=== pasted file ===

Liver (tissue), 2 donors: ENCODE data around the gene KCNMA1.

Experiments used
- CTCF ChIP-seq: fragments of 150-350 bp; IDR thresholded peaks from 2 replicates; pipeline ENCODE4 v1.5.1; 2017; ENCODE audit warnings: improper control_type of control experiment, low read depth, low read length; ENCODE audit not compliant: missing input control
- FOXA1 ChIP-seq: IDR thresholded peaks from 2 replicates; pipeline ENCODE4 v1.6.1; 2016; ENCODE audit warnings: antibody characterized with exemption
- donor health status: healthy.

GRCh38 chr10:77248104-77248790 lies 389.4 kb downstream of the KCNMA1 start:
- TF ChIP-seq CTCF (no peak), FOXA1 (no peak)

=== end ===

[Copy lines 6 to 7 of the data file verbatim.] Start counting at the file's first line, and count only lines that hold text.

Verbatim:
GRCh38 chr10:77248104-77248790 lies 389.4 kb downstream of the KCNMA1 start:
- TF ChIP-seq CTCF (no peak), FOXA1 (no peak)